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Is there a general best practice on whether or not to use nested views? Is there a performance hit when using nested views? Is there a best practice that says there really isn't a performance hit until you go 4 or more layers deep?

The reason I'm asking this is because I'm struggling with whether or not to use them. It is not unusual to get a report request of which the only way I can get access to that information is by joining 20 or more tables together. Fields are not returned from all the tables but are needed to select the correct data. In this case I like nesting the views and reusing the lower level views for other reports because if a change to the logic is needed I just update one view and all reports are updated. Many of the tables I work with contain millions and millions of records.

However perhaps this is not a good practice. Do you mind sharing your thoughts on this?

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Do the views do aggregations? Are you joining the same base table to itself? Look at the execution plan and see if you are getting sub optimal plans. –  Martin Smith May 6 '11 at 16:04
Could you provide an example of a "nested view"? I'm only familiar with the terminology as: inline view (AKA derived table), non-materialized and materialized views (AKA indexed views in SQL Server). –  OMG Ponies May 6 '11 at 16:07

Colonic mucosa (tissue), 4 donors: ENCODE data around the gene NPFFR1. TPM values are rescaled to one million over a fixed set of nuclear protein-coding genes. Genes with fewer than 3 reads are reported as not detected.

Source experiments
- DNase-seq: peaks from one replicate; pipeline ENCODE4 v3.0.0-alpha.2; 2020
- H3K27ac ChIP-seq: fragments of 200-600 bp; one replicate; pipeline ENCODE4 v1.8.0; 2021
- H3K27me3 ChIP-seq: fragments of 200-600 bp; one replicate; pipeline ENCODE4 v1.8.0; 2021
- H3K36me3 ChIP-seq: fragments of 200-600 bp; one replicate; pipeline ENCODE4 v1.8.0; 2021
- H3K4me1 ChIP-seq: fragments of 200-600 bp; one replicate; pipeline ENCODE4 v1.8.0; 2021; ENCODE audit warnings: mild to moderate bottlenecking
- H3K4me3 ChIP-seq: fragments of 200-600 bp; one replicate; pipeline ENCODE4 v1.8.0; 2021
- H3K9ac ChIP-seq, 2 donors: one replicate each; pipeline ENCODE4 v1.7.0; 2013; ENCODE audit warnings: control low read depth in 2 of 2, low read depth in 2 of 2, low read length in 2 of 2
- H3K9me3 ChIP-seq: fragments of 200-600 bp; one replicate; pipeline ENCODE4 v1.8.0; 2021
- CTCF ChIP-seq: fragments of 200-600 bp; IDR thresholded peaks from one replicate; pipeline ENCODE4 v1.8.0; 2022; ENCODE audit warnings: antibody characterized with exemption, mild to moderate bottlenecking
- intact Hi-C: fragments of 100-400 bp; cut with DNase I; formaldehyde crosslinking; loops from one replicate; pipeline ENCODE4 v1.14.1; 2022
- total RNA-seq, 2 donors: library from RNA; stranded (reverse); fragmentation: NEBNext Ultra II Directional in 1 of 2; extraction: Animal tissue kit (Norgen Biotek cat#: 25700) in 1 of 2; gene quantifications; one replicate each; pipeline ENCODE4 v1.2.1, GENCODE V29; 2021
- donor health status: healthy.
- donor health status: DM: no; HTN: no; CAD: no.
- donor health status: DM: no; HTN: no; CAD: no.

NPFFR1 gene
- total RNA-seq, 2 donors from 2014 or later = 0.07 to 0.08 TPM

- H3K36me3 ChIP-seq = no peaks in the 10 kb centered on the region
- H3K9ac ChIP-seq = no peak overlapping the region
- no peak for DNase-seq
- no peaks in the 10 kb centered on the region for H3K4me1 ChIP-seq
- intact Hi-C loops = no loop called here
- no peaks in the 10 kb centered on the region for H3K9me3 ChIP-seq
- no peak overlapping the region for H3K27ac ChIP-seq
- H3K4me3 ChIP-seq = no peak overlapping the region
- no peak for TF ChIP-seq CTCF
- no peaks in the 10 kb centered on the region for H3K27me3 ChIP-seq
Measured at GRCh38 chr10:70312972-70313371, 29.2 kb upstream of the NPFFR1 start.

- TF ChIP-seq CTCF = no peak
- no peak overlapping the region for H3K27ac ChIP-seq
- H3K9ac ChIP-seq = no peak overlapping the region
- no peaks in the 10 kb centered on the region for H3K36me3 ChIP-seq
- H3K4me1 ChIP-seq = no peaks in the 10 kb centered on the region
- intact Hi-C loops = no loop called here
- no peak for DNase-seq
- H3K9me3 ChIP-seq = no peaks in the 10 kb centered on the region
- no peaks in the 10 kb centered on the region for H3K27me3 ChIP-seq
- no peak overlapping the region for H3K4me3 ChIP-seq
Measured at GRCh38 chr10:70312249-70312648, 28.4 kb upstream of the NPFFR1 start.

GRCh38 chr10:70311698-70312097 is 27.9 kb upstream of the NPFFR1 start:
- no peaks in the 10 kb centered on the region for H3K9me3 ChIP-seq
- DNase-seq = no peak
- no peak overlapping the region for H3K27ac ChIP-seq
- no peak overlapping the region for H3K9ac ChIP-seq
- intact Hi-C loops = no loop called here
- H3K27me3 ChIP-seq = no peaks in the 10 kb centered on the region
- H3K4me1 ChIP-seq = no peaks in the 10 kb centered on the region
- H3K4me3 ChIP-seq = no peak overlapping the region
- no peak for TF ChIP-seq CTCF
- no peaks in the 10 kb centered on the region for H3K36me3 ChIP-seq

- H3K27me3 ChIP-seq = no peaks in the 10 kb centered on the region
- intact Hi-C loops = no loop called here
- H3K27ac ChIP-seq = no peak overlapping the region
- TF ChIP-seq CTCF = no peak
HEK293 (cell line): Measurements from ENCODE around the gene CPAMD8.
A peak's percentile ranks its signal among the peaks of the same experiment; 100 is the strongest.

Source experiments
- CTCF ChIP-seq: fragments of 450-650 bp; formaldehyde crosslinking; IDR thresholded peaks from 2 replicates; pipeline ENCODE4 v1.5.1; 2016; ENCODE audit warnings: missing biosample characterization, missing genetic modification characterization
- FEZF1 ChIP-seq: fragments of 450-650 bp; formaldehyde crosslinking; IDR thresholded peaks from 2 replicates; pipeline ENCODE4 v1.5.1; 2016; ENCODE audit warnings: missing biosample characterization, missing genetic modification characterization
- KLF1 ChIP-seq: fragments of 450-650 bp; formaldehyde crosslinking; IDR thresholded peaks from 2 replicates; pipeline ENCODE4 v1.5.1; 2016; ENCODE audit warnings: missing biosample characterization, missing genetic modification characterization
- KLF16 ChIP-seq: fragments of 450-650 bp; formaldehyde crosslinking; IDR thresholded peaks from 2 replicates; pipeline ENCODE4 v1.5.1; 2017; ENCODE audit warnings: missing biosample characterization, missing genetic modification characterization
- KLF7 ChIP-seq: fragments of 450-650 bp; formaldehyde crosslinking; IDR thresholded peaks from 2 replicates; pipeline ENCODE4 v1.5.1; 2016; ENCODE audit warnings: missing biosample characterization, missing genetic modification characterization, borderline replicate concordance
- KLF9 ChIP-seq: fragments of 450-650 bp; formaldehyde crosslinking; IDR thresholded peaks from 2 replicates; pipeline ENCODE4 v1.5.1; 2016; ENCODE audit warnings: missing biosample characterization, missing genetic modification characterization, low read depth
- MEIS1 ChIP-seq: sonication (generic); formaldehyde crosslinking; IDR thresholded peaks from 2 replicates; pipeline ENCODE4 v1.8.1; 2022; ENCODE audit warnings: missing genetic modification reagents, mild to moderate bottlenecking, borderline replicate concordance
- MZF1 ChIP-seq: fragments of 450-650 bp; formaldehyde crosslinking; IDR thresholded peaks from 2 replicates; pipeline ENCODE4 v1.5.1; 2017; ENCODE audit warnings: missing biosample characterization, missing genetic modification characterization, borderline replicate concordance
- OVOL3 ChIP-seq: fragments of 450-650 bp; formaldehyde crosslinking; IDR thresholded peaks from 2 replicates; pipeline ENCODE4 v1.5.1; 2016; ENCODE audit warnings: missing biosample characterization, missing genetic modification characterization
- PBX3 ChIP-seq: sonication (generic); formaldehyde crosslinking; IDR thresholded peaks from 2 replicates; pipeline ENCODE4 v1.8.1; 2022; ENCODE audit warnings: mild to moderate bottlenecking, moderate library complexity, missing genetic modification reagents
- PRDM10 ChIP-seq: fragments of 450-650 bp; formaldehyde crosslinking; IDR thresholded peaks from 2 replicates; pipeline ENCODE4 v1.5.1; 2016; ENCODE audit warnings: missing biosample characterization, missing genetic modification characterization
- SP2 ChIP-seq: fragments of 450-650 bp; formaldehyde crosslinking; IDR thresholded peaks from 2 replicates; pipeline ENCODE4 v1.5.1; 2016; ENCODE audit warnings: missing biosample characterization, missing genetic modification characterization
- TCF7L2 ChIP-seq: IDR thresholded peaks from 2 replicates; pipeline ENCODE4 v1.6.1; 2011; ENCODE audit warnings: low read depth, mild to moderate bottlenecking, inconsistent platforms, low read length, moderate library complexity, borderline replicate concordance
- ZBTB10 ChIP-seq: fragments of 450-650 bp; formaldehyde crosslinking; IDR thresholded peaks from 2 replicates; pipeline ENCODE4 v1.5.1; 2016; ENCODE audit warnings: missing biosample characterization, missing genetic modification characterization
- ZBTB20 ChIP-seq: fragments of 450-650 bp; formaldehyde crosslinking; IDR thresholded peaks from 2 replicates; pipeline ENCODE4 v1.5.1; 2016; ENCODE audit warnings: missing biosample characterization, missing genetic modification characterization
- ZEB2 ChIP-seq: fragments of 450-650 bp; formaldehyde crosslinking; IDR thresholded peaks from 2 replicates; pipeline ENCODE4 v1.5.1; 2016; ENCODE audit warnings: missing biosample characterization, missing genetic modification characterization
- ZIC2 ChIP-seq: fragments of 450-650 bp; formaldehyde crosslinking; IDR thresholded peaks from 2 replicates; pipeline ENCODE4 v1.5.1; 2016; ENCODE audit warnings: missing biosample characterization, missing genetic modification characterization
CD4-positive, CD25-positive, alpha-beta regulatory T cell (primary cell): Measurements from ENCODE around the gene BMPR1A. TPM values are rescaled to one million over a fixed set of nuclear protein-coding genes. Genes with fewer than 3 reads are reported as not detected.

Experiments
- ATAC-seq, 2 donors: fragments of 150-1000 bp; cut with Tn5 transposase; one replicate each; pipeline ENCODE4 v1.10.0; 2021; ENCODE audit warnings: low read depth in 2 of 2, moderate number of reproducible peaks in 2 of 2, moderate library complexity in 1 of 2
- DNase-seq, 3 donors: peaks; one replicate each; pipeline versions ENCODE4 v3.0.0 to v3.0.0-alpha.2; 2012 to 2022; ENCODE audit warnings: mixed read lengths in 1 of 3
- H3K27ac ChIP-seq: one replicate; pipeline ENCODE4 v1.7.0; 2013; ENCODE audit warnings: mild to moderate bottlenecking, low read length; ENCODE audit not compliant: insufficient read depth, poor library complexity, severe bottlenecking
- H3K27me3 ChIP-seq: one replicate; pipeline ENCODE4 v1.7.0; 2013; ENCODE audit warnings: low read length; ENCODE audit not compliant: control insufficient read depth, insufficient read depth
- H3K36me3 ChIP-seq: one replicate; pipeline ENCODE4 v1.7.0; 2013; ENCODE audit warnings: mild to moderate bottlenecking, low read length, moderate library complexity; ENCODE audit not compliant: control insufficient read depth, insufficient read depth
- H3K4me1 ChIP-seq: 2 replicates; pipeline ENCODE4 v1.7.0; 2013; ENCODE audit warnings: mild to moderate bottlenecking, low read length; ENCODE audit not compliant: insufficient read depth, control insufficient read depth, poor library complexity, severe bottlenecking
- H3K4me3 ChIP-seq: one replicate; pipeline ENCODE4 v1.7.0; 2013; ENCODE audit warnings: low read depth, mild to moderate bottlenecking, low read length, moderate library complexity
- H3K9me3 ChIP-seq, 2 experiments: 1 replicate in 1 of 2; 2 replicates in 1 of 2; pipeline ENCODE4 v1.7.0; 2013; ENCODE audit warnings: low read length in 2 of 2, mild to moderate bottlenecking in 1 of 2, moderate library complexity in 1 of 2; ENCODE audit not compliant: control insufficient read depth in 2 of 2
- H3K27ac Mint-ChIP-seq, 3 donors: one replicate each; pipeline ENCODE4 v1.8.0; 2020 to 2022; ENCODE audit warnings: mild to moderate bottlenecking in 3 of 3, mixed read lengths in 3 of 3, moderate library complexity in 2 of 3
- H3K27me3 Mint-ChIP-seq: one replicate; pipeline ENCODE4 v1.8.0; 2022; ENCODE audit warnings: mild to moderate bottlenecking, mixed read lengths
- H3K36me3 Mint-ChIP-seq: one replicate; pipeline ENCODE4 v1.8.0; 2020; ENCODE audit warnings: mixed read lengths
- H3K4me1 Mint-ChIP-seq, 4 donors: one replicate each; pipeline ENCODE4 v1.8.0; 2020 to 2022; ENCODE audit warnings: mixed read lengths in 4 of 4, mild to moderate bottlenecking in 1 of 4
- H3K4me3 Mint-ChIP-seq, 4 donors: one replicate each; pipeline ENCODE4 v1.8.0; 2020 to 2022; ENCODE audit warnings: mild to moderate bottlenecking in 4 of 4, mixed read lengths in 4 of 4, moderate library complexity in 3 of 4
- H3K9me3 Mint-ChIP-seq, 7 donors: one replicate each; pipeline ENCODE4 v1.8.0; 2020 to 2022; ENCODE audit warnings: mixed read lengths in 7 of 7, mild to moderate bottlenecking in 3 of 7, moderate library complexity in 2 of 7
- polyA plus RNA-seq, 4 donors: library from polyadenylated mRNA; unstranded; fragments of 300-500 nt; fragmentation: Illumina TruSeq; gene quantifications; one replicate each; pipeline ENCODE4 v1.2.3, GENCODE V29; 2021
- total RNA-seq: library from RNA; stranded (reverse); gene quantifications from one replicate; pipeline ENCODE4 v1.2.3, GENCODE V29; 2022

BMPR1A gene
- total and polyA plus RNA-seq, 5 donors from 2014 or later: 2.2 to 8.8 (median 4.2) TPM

@OMG - I took it to mean Views that reference other Views which reference other Views... –  Martin Smith May 6 '11 at 16:08
@Martin: Layering views? That is bad... /me waves finger at Martin, and I suppose the OP –  OMG Ponies May 6 '11 at 16:13
Yes that is what I meant... views referencing other views. Right now I am reviewing execution plans and I'm going to back off from nesting views and looking at what indexed views might be able to help with just one layer deep. –  user742085 May 6 '11 at 16:34

2 Answers 2

I would avoid this at all costs. First once you nest views they cannot be indexed. Next, since they have to fully materialize the underlying views to get to the next layer. So you could be materializing multi-millions of records to get an end result of 5 records. We very nearly lost a multimillion dollar client because performance was so abysmal when our devs did this on one database (not a database I had input into the design of).

Finally I have found that these sorts of layers are much, much harder to maintain when you need to make a change. It's no fun to track through 12 layers of views to find the one you need to fix. We also ran into an issue because devs found it easier just to add another layer than fix the underlying layers and then were trying to access too many tables in one query and way too many of those tables were the same multi-million record table being accessed 7 or 8 times in different layers of the views.

There is no circumstance where I would allow more than one layer in a view in a database I manage and I'd be angry if you did that.